Fear of Abandonment

The Abandonment Cycle Looks Like:

You meet someone new and tell yourself not to get attached.

So you avoid getting close and opening up.

You end up getting so close you’re deeply attached and invested.

Then you get scared they’ll see through you, realize you’re not worth their time, and leave you.

So you push them away first. That way they can’t hurt you.

But that leaves you alone and abandoned anyway.

How To Handle Abandonment Thoughts

Separate Yourself From Your Thoughts

Let’s start off by getting some distance. Take a deep breath and remind yourself that these thoughts are natural and they’re okay. They’re uncomfortable, but they’re not dangerous. Thoughts come and go, and abandonment thoughts are no different. Breathe deeply, noticing how your body feels. Observe any physical reactions you’re having. Describe the feelings like you’re explaining them to an outside observer who’s never felt them before.

Look At The Facts

Next, describe the facts of the situation to yourself. Just the facts, no interpretation. Our minds naturally want to fill in the gaps to guess what might be going on, but our minds also want to keep us safe by preparing for the worst case scenario. Just the facts. These examples can help you identify the difference between facts and interpretation.

  • I texted her an hour ago and she still hasn’t responded. She must hate me.
  • My friends were out having fun without me. I found out on Instagram. I feel sad, like they just don’t care.
  • I lost my last best friend and it was very traumatic. Those thoughts come up when my new friends don’t make plans with me on our days off. It’s inevitable that I’ll eventually lose them too.

Pause And Find Calm

After you’ve explored the facts, freeze your actions until you can decide what to do from a place of calm. In the moment, your mind can come up with a lot of ideas about what you can do to make sure your friends don’t abandon you. But when you take a step back, some of those ideas aren’t helpful and may even be harmful to your friendships. Our minds don’t make great decisions when we’re stressed, anxious, and desperate.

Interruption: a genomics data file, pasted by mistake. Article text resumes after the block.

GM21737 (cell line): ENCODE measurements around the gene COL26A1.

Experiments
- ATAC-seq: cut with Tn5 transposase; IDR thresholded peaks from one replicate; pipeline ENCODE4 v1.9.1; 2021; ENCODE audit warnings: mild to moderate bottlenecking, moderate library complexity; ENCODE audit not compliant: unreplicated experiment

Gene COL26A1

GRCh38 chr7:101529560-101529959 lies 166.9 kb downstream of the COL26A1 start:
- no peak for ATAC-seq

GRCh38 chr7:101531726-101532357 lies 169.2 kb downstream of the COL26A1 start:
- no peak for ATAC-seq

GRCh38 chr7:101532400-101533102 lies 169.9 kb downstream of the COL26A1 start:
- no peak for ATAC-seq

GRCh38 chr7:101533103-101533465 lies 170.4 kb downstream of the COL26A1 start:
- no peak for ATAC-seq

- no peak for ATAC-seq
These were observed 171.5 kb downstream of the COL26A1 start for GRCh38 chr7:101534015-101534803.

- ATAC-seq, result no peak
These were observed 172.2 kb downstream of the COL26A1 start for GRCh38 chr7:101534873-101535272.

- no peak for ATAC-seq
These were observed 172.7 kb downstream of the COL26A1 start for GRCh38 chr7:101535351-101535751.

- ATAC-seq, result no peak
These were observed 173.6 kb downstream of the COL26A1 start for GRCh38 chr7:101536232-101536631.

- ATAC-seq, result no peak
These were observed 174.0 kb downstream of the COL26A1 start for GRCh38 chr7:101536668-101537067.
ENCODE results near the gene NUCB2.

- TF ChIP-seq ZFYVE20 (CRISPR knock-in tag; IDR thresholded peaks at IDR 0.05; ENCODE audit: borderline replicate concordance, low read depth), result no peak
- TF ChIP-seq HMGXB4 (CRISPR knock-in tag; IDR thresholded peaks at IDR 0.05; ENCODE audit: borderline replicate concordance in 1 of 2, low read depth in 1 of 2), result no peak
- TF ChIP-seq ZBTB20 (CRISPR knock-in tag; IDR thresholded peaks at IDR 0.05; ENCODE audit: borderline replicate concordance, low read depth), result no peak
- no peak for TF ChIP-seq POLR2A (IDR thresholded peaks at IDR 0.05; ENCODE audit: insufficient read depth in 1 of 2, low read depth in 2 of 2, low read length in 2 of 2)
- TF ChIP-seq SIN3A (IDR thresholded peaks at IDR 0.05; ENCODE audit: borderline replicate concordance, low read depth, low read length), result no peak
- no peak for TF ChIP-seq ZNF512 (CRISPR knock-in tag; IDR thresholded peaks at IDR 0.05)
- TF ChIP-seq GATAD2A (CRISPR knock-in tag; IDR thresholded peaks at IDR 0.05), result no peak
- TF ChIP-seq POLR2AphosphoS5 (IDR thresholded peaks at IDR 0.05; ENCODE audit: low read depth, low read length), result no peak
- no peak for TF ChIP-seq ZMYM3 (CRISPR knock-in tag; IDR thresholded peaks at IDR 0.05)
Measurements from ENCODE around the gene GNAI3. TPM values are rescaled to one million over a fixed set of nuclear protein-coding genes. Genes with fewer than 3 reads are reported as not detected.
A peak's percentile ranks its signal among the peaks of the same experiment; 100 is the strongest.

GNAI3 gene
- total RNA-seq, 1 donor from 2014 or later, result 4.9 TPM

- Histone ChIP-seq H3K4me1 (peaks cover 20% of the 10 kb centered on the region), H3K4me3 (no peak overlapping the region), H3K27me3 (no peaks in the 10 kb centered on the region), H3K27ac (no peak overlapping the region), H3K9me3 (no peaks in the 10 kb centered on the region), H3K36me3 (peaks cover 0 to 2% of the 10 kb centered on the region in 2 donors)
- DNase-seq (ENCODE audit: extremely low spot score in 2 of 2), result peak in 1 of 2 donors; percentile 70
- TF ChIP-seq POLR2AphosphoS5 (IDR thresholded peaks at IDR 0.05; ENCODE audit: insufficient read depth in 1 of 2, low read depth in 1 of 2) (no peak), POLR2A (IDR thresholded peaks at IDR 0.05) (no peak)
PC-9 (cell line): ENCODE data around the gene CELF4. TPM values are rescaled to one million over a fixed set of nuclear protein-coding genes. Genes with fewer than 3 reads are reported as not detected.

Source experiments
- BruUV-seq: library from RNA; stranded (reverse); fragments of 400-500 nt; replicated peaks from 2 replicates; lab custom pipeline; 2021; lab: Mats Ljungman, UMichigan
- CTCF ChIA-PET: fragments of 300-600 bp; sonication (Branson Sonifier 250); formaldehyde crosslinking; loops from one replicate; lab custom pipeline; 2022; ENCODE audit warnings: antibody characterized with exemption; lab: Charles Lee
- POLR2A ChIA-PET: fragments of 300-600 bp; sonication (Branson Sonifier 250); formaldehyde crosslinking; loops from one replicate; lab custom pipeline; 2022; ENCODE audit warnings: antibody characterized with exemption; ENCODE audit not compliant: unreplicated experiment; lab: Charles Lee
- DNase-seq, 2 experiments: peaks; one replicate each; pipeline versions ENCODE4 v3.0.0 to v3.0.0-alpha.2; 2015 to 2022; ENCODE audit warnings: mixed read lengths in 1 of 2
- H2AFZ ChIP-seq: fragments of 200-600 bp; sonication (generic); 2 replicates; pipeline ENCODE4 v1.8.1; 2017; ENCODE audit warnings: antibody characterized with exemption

Act Intentionally From Your Values

Once you’re calm, you can evaluate your choices. Try to notice which choices seem like emotional reactions and which seem like they’re aligned with your values. Check in with your body to make sure you’re still feeling calm as you explore your options. It can help to imagine that you’re offering advice to a friend or family member so the situation feels less personal. Once you’ve settled on a choice, consider the possible outcomes. How do you think your friends will react if you take that action? Will it get you what you want? Is there a possibility it might make things worse? Do you think you’ll agree with your choice tomorrow?

Follow Up With Your Choices

In the moment, it’s difficult to really know what’s going to happen. That’s why it’s important to go back and look at what the results were after the fact. A few days or weeks after you make a choice, take some time to really explore the actual outcomes. Were your ideas of possible outcomes correct? Did it work out how you wanted? What unexpected things came up?

This follow up is NOT meant as an exercise in shame. If you find your thoughts turning to shame, blame, and negativity, reset! We’re looking just at the facts, no judgment. You need to look at the parts that went wrong so you can do something different next time. Usually, you’ll notice that you’re getting stuck on one part of this process more than others. When you notice your patterns, you can create change.

Help For Abandonment

It’s possible to heal your fear of abandonment. You can grow into safe, secure attachment in your relationships. If you’re in California and you’re ready to get started healing your fears of abandonment, click here to schedule a free consultation or click here to learn more about me.

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